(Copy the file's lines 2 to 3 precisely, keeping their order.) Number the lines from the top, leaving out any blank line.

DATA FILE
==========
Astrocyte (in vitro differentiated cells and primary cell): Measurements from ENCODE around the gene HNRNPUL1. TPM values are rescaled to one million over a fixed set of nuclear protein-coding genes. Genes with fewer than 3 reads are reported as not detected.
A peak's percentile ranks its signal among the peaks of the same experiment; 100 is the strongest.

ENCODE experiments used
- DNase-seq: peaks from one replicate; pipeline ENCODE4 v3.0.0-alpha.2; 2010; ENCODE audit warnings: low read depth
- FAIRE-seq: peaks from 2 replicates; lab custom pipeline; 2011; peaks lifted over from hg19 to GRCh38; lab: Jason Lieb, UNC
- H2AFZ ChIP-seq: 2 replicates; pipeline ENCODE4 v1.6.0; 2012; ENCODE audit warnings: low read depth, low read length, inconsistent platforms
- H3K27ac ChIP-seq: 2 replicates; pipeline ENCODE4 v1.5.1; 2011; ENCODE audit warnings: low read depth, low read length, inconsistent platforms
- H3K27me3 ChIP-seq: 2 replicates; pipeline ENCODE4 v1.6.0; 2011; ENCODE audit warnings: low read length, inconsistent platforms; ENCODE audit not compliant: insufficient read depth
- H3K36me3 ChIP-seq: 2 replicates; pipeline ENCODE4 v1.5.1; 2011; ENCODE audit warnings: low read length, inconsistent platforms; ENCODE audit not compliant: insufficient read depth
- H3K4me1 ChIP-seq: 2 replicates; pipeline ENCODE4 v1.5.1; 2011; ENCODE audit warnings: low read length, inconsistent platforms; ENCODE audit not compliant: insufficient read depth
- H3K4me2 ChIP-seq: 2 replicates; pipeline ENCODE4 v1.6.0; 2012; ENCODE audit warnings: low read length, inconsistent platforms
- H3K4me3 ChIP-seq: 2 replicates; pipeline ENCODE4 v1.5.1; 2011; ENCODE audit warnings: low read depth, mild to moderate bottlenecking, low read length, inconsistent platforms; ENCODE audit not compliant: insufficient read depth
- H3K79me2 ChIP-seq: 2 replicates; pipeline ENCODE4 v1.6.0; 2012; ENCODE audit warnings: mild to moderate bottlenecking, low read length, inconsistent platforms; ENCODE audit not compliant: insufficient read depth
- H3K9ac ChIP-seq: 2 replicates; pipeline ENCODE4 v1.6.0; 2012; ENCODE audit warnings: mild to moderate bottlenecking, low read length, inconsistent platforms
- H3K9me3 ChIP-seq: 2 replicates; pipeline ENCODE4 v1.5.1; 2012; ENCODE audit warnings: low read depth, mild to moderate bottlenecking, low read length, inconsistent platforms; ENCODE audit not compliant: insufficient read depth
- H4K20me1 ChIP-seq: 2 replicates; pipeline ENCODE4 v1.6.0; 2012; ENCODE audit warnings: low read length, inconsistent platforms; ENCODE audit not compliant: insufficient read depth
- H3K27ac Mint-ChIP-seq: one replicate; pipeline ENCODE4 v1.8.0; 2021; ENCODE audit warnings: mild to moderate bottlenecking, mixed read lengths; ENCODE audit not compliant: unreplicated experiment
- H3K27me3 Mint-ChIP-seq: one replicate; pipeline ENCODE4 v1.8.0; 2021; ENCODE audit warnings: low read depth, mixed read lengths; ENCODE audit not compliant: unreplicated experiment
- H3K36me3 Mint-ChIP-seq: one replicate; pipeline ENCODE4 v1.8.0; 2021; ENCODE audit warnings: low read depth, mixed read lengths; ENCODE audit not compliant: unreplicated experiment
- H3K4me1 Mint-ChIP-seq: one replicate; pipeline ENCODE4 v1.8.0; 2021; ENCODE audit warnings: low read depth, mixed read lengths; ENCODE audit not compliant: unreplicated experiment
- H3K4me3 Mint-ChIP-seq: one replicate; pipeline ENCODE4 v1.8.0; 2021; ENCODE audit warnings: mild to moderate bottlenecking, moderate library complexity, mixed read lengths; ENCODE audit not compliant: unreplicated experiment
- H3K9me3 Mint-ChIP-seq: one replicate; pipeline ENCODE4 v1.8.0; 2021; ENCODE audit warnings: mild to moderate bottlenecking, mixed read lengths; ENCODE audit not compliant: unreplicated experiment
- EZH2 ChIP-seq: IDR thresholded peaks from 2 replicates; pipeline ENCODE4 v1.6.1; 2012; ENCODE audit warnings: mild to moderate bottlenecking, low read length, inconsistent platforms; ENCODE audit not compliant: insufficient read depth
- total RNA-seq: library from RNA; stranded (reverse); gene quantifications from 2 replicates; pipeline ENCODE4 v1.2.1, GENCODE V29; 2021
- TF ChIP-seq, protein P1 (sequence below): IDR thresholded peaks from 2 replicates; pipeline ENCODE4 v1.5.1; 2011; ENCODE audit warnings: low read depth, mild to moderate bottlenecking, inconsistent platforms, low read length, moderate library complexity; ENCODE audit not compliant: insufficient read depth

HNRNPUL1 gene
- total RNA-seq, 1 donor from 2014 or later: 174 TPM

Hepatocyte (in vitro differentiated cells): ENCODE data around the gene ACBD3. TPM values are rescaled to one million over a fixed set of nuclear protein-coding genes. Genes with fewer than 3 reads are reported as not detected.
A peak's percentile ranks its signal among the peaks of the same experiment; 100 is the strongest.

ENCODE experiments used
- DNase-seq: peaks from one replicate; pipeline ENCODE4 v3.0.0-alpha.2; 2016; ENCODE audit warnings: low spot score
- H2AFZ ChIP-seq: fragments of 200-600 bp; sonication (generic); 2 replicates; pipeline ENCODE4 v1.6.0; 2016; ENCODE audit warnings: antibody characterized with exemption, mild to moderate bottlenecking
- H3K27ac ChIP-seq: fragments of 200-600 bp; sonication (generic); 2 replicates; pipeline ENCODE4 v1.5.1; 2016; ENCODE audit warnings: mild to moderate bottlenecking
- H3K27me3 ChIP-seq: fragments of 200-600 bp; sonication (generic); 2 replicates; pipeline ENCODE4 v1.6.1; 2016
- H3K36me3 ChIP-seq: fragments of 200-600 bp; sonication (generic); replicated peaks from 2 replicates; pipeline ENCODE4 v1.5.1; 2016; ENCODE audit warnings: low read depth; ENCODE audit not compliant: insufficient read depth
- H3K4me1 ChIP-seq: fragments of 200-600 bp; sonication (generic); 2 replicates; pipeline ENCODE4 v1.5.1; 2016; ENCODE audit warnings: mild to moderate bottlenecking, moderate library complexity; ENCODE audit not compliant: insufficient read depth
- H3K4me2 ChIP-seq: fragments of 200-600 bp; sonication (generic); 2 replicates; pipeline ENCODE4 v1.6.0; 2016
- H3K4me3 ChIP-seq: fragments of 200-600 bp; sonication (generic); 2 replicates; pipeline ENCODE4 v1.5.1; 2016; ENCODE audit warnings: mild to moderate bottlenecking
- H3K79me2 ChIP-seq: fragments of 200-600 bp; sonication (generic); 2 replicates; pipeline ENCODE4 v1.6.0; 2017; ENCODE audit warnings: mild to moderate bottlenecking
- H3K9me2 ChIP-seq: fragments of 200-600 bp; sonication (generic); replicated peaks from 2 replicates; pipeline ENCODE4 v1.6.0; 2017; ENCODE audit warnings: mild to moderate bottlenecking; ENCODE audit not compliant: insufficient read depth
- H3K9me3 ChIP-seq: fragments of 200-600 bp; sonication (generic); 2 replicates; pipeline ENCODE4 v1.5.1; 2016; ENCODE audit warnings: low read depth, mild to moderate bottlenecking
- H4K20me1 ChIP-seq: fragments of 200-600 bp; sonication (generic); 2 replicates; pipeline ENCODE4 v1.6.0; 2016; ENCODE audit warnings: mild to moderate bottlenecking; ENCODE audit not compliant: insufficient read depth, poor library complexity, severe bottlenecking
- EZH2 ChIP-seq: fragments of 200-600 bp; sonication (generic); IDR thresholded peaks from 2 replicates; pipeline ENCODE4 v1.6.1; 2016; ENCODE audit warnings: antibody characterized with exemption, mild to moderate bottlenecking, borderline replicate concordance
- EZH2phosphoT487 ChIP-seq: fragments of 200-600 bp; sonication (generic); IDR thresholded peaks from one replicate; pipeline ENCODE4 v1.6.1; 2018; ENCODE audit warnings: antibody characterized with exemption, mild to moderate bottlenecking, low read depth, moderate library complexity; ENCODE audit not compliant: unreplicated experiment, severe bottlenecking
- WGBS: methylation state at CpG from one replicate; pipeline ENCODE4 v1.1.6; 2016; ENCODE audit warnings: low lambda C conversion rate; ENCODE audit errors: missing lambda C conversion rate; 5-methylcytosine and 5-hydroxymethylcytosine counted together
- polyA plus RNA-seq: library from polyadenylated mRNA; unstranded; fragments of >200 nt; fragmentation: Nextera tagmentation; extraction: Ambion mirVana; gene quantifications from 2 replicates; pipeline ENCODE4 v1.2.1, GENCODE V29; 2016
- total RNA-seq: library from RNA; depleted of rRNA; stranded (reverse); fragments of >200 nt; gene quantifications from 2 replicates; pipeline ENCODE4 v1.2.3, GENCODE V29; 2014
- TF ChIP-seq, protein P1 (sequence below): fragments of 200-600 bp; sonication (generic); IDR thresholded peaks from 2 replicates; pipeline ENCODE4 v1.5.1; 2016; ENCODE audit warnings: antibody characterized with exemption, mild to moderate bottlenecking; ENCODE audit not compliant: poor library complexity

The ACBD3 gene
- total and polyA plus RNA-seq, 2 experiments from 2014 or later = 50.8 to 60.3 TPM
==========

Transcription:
A peak's percentile ranks its signal among the peaks of the same experiment; 100 is the strongest.

ENCODE experiments used